have influenced how he told his story and who
became his friends and supporters
Olaudah’s autobiography was the first slave
narrative and the first book published in English
by an African
His narrative was very effective in behalf of
Olaudah knew how to convince his readers that
slavery was inhuman
Olaudah survived horrible situations and
Olaudah was willing to work hard for what he
Dilemmas, Luck, or Opportunities? Use your notes and online
resources to answer these questions. When you look for the answers,
can you find more dilemmas and opportunities that Olaudah faced?
1. Who was Olaudah Equiano?
2. When did he live?
3. Where was he born and where did he die?
4. What were some things happening during this time in the United States?
5. What were some things happening in Great Britain at this time?
6. Why didn’t Olaudah try to escape from his African kidnappers or the whites who
7. If Olaudah Equiano did not become the slave to Lt. Pascal, would he have become an
8. When Mr. King bought Olaudah, in what ways might Olaudah’s life have been
different from his life with Lt. Pascal?
9. When Olaudah bought his freedom and moved to England, he converted to
Christianity. How might this have influenced his perspective?
10. Olaudah had several opportunities of good luck. What were they? How did he use
them to his advantage?
11. In your opinion, which event or period of time most influenced Olaudah to become a
Cause and Effect Organizer
Copy in your notebook and write 10 causes and 10 matching effects
Important event or experience How the event or experience
in Olaudah’s life… formed his leadership qualities…
1. he was kidnapped when 1. he was too young
he was 11 to figure out how to
escape and go back to
Africa so he had to
learn how to make the
best of his situation
Olaudah Equiano –
Does he qualify as a leader?
Now that you have learned a little about Equiano, do you think
he had leadership qualities?
In your notebook, EXPLAIN your opinion and answer in
Use evidence from the presentation, your notes, and any
information from other sources in your answer.
Olaudah Equiano had no choice in his life as a slave. However, he took
advantage of every opportunity to enhance his life and make himself
useful. In fact, he learned a new language, reading and writing, English
law, and trade and commerce. He became a self-educated man. With his
education and his desire for freedom, Olaudah overcame his
enslavement by buying his freedom. He gained power over his own life
and destiny. Now he was able to live the life he chose. His choice was to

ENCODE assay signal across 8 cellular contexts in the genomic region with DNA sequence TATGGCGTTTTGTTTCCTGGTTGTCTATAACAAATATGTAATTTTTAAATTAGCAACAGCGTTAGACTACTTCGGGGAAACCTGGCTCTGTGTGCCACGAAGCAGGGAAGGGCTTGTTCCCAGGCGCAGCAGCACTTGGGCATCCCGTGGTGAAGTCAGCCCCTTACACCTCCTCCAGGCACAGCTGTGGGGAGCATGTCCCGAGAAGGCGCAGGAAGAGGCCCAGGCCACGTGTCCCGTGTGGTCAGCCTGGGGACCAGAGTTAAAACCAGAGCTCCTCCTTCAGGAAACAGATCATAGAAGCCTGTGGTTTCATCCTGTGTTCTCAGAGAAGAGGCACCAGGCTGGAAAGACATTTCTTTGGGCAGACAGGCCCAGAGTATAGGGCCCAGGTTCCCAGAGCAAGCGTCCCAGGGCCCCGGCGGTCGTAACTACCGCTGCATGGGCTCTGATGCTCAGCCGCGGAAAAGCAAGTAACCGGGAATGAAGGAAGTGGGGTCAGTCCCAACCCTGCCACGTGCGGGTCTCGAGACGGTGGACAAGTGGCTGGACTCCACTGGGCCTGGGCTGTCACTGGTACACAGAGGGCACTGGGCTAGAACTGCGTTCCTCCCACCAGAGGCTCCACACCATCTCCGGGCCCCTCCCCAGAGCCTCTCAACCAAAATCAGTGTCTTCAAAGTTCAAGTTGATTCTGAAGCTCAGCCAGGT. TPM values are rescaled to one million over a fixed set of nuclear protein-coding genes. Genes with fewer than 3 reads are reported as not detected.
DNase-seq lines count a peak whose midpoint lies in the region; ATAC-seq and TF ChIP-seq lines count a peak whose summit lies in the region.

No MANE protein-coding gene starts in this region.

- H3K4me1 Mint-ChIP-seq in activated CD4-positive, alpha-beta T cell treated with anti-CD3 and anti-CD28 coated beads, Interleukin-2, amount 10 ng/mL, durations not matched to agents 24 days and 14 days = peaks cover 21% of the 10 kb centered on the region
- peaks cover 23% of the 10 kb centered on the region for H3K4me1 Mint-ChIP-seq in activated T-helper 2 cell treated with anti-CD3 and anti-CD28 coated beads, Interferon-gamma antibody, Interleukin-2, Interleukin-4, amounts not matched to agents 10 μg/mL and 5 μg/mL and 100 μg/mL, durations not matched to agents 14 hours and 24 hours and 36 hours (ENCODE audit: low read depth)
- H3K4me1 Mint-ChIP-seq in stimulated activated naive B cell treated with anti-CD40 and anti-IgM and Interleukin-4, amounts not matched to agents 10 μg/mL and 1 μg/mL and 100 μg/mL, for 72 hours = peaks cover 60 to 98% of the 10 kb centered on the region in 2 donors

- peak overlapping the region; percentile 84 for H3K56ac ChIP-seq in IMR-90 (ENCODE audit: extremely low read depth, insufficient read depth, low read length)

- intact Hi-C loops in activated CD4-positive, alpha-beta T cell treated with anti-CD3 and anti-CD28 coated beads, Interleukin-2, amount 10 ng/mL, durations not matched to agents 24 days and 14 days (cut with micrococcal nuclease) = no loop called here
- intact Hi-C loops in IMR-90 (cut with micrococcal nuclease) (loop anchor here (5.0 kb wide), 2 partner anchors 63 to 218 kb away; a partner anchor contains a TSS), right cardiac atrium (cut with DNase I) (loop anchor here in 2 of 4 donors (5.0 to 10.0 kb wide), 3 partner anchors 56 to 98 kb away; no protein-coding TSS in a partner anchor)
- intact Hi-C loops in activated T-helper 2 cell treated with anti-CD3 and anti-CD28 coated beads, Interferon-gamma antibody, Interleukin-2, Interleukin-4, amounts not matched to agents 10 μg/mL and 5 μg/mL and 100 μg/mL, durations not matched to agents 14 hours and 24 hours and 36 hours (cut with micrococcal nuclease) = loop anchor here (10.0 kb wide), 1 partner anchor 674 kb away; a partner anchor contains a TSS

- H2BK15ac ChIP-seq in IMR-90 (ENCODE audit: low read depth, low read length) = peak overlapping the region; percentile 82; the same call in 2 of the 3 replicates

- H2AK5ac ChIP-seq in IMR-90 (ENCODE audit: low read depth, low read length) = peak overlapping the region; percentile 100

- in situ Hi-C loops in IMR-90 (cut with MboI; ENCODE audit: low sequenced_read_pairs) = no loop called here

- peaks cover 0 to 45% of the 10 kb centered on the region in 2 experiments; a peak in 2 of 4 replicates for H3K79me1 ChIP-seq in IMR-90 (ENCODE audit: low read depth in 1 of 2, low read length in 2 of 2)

work hard to abolish the practiced that allowed for humans to enslave
each other. In doing so, he wrote his narrative and convinced many that
slavery was inhuman. His abolition work influenced not just Great
Britain which abolished slavery in 1807, but also influenced the growing
abolitionist movement in the United States. Because Olaudah was
intelligent, educated, hardworking and diligent, he was well-respected
and people listened to him. If you return to Slide 3 and the 6 quotes
about leaders, can you agree that Olaudah Equiano certainly meets the
criteria to be a leader?
Sources and further reading
During your free lab time, search for more facts and information on Olaudah Equiano,
The Slave Trade, The Middle Passage, and The Abolitionist Movements
PBS resource guide, Africans in America http://www.pbs.org/wgbh/aia/part1/1p276.html
University of Michigan http://wmich.edu/dialogues/texts/lifeofolaudahequiano.htm
Brycchan Carey’s website for Olaudah Equiano http://www.brycchancarey.com/equiano/index.htm
Equiano Foundation Online http://www.atomicage.com/equiano/index.html
University of North Carolina “Documenting the American South” http://docsouth.unc.edu/neh/neh.html
Library of Congress “The African American Odyssey, Slaves and the Courts”
Selections of Olaudah Equiano’s narrative: http://wsu.edu/~dee/Equiano.html
The Mariner’s Museum, Captive Passage http://wsu.edu/~dee/Equiano.html
Understanding Slavery http://www.understandingslavery.com/citizen/explore/activism/gallery/?id=1376
African American Odyssey, Anti-Slavery Movements and the Rise of the Sectional Controversy
The African American Mosaic http://www.loc.gov/exhibits/african/afam007.html
The Gilder Lehrman Institute of American Slavery
History Matters http://historymatters.gmu.edu/d/6372/